Number four in our 2016 Top Ten is Tom White’s The Fiction Aisle. The Fiction Aisle issued their second album Fuchsia Days this year, showing that 2015’s gorgeous cinematic Heart Map Rubric wasn’t just a one off.
How is it August already? July seemed to shoot by, probably because so much of it was spent outside soaking up the sun. Here’s our pick of the top tunes we heard last month:
1 Bentcousin – Dizzy
It seems like forever since we wrote about Dizzy, Bentcousin’s ode to summer in Brighton, and it was a while ago – back in the middle of June. But it came out on 7″ on 1st July, so gets the honour of taking top spot in our July round up.
2 Eagles for Hands – Glass Heart
Conversely, Glass Heart was one of the most recent things we wrote about. There’s also now an alternate version on Spotify too.
3 Caveman Genius – Hand Drawn Paradise
The new Caveman Genius EP isn’t out yet (despite what we might have written when we first mentioned it), but if it’s all as good as Hand Drawn Paradise, then we’re prepared to wait.
4 Oslo Parks – Twin
Oslo Parks are one of a number of new electronic pop bands who have sprung up in Brighton, part of a trend that you won’t find us complaining about.
5 Fragile Creatures – Sunshine
Another sun related song in our top ten – the fantastic weather in July obviously affected us. Fragile Creatures’ new EP is due soon, and there’s word that we might get to hear another track from it before the release date.
6 Demob Happy – Suffer You
Demob Happy are a bit more melodic than usual in their latest offering Suffer You which appeared on Soundcloud last month. The band also announced details of their first headline UK tour, which concludes in Brighton on October 16th at Bleach.
7 Soph Nathan – Our Girl
Soph Nathan’s ethereal shoegazey dream pop has been getting lots of plays at Brighton Music Blog HQ
8 Steve Elston – Dear Em
Dear Em is the title track from Steve Elsom’s new EP / mini-album of lovely acoustic folk pop. It was hard to pick one track to put in our top ten since the whole EP is quite blissful.
9 Lion Bark – Come into my Arms
Come Into My Arms has been getting plays on BBC 6Music and XFM, so we’re happy to include it in our top ten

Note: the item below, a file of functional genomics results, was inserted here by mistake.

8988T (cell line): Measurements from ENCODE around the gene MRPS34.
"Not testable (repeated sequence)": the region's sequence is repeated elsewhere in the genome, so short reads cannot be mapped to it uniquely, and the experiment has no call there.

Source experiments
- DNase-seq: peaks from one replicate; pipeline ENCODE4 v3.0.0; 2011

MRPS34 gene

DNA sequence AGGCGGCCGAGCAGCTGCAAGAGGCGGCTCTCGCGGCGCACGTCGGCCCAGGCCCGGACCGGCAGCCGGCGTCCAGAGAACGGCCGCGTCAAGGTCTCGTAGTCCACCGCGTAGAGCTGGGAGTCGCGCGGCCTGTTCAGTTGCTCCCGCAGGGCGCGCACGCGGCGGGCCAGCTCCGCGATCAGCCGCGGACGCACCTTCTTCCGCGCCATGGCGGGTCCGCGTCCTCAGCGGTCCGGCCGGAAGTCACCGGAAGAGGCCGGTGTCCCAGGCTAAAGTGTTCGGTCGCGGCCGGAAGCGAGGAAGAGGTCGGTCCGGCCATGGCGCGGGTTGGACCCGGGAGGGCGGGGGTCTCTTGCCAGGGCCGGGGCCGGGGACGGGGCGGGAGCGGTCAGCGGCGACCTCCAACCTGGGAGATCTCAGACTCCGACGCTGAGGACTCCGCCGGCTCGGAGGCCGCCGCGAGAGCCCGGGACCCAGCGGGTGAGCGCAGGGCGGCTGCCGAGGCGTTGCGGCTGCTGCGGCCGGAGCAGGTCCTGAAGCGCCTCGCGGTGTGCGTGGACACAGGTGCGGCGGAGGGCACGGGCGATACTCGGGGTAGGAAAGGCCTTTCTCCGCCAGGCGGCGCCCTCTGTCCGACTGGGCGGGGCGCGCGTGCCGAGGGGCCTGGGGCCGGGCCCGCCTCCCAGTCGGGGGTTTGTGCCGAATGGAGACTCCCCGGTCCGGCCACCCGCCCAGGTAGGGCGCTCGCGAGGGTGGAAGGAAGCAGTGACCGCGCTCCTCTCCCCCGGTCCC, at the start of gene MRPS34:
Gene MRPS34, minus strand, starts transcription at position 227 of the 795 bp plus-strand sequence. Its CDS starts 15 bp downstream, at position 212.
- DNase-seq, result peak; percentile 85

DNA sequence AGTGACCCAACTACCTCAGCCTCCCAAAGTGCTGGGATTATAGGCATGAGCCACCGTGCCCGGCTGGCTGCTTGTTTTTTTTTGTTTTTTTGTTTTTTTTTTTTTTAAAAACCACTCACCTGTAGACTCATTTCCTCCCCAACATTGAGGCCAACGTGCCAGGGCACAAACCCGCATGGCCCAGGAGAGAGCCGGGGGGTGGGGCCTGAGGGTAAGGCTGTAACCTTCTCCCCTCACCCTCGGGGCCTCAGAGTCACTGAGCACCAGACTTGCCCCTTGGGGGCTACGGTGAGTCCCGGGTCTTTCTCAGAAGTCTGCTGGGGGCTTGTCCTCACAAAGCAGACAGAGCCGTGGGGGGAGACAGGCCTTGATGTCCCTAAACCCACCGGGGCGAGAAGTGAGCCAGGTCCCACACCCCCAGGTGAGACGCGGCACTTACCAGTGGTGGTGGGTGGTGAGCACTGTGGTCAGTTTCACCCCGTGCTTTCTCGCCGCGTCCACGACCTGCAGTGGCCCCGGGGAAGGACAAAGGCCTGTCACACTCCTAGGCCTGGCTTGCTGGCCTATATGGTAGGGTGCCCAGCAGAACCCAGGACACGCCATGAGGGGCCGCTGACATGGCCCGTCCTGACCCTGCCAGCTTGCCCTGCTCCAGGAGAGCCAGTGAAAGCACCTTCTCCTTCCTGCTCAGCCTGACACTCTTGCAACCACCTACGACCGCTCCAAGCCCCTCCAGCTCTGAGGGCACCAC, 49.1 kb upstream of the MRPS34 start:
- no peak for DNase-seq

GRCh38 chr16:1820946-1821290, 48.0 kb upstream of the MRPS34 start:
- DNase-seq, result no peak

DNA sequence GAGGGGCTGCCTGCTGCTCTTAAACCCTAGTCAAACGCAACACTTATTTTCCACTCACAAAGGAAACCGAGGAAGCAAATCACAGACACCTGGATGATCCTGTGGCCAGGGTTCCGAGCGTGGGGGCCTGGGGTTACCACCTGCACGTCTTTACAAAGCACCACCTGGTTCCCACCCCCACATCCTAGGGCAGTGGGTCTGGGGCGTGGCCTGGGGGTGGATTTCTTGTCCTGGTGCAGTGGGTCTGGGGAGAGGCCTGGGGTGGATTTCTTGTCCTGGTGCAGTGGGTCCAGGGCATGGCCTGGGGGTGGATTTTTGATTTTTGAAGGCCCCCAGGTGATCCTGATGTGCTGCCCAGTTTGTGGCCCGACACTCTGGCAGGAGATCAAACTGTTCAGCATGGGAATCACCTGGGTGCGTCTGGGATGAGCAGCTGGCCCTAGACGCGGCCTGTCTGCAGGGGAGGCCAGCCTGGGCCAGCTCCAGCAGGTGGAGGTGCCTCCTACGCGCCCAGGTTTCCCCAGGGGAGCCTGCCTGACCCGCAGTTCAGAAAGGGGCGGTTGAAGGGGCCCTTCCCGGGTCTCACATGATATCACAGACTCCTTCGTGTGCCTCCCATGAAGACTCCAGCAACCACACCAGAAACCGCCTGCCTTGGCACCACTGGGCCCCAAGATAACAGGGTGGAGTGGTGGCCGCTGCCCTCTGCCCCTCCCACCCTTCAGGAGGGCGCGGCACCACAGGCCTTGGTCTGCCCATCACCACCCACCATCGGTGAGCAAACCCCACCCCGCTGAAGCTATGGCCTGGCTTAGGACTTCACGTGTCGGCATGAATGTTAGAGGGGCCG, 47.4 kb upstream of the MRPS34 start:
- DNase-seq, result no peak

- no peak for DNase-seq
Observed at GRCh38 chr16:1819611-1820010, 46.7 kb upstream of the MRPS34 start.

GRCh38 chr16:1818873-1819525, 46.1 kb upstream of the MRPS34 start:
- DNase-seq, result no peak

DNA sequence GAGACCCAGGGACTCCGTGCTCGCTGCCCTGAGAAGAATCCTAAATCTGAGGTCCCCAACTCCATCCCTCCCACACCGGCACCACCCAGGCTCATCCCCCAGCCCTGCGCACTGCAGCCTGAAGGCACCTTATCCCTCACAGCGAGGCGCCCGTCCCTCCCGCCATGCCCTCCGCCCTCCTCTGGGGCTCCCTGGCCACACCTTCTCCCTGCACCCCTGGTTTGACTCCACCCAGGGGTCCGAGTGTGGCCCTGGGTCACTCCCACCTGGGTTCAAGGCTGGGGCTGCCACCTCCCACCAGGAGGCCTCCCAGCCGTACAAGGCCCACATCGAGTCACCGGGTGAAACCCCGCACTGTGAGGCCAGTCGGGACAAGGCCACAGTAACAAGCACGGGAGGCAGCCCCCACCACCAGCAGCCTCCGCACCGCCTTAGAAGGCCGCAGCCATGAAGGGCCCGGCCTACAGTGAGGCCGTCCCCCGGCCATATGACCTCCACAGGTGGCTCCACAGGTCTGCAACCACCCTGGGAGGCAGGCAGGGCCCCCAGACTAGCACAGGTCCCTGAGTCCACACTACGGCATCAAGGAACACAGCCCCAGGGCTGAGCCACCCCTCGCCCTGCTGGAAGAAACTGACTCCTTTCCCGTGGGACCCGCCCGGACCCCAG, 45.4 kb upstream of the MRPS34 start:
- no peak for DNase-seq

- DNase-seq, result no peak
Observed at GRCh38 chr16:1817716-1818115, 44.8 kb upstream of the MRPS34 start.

10 Thomas White – Lose That Girl
Most of what we hear about via the blog is original music, but when Tom White covered the whole of Saint Etienne’s Good Humor we paid attention, as should you.
This week sees the release of Thomas White’s new album Yalla, and I thought I’d find out a bit more about from him via the pubs he lists in the lyrics of the closing track English Sargasso: The Dorset, the Hand in Hand, Fitzherbert’s and The Globe.
We start things off at The Dorset, or to give it it’s full title, The Dorset Street Bar. There are records of The Dorset being a pub going back to 1845, so it’s been a firm fixture in Brighton for quite some time. Continue reading
It’s easy to get bored on holiday. You don’t have all your daily routine to keep you preoccupied. But when most of us get a bit bored when we’re away, we reach for a paperback, or head to the bar. Not Thomas White though. When he was bored on holiday in Egypt (before last year’s Arab Spring), he knocked up a whole new album, just using his guitar, his laptop and the the microphone of his pocket videocamera. He wasn’t even going to release it until he was persuaded by friends that he’d be a fool if he didn’t.
Yalla! is Thomas White’s third solo album, on top of those he’s made with Electric Soft Parade and Brakes (and numerous guest spots with others), and it quite possibly his most personal and accomplished work to date.
The album fades in quietly, opening with All The Fallen Leaves. Nearly a minute passes before the first chord is played. The lyrics tell of a aching for home – Brighton – despite the fact that “the sun beats down on desert ground”, and that home is “cold, wet and brown”. An acoustic guitar plucks away at simple chords, and a haunting close harmony joins in for some of the repeated lyrics which aren’t quite a chorus.
I’ll See Her Again and That Heavy Sunshine Sound are a bit more upbeat, but the undercurrent of yearning is still there – not for Brighton this time, but for a woman. The latter is definitely one of my highlights of the album, with the near perfect stanza “I am a boy / with a crush on a girl / who is out of my league / and is certainly out of this world”, which encapsulates exactly how I felt far too often in my early twenties.
The album continues in it’s psychedelic folk theme – Nick Drake with harmonies by the Beach Boys, with Norwegian Wood by the Beatles playing on the radio in the next room. For a more recent comparison, it occupies the same musical space as Balcony Times, the album put out at the end of last year by Milk & Biscuits (which incidentally, Thomas played on).
The best is saved until last. Album closer The English Sargasso lasts for nearly six and a half minutes, and by this point, Thomas is homesick for his friends and the pubs of Brighton – “We’ll hit the Dorset, and maybe The Hand, and down to Fitzherberts and the Globe after that”. While the last piece clocks in over five minutes, it doesn’t drag, but feels unhurried, moving along at a different, slower pace. The kind of pace that things move at when you’re on holiday with absolutely nothing to do – an incredibly clever trick to nail.
If this is what happens when Mr White goes on holiday, I can’t wait to hear the results of his next trip.
Yalla! by Thomas White is released on Bleeding Heart Recordings on 19th March 2012. The first 50 copies – available through Resident Records in Brighton and Rough Trade in London – come with a bonus five track cd, and there will be a free instore gig at Resident at 6pm on 19th March, where the album will be available for £6.99.